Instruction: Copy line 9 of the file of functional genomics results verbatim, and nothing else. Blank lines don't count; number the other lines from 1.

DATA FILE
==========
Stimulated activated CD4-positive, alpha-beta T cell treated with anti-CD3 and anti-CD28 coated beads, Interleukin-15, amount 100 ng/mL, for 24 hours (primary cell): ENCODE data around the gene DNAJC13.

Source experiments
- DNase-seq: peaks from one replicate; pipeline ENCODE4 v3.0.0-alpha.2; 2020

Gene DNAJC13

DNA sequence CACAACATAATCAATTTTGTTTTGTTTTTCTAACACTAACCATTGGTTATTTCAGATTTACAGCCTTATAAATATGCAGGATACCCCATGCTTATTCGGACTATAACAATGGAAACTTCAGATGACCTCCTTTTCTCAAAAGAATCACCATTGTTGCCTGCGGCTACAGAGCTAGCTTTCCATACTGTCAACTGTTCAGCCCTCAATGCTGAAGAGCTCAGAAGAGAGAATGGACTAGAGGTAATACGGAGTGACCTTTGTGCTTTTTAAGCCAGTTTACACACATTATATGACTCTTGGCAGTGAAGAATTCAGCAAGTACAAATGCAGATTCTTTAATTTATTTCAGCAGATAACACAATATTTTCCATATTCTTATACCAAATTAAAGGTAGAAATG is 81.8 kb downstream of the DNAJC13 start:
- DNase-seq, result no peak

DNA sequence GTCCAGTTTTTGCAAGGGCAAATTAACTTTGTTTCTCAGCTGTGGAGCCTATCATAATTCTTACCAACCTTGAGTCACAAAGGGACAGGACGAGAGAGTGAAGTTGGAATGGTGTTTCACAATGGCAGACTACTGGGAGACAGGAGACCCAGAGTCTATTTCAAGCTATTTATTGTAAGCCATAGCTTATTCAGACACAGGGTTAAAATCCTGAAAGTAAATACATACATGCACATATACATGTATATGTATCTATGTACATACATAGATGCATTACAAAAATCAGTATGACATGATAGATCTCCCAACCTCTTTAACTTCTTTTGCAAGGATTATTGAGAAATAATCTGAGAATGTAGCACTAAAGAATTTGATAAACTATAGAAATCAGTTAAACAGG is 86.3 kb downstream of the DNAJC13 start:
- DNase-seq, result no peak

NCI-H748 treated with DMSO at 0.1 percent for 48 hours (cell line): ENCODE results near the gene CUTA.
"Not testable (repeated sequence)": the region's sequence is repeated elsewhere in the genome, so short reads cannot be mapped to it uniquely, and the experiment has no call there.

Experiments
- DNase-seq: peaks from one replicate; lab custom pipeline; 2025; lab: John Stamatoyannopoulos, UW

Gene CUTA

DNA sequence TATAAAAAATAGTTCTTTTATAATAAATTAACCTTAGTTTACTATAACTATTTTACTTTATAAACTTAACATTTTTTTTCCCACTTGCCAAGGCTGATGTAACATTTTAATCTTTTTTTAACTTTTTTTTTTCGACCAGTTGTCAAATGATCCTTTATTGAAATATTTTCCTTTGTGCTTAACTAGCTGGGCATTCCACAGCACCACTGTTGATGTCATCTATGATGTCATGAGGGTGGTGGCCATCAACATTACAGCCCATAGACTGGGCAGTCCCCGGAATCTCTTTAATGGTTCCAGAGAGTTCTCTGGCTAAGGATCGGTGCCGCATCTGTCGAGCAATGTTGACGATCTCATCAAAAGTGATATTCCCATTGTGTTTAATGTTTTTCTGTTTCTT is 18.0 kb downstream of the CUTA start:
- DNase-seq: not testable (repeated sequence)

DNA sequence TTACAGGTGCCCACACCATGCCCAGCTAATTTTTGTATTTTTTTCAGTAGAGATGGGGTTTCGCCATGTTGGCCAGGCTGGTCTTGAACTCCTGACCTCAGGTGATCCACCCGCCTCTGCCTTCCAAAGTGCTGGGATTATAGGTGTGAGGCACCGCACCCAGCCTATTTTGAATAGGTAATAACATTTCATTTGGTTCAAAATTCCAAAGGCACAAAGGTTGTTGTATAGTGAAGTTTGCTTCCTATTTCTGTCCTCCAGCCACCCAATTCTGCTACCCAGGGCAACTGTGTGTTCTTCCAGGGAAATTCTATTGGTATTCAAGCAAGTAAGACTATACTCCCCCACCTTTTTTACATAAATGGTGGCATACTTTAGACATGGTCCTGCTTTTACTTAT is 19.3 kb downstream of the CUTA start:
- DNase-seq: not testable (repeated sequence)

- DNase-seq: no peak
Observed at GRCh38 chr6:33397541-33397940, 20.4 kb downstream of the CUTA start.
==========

NCI-H748 treated with DMSO at 0.1 percent for 48 hours (cell line): ENCODE results near the gene CUTA.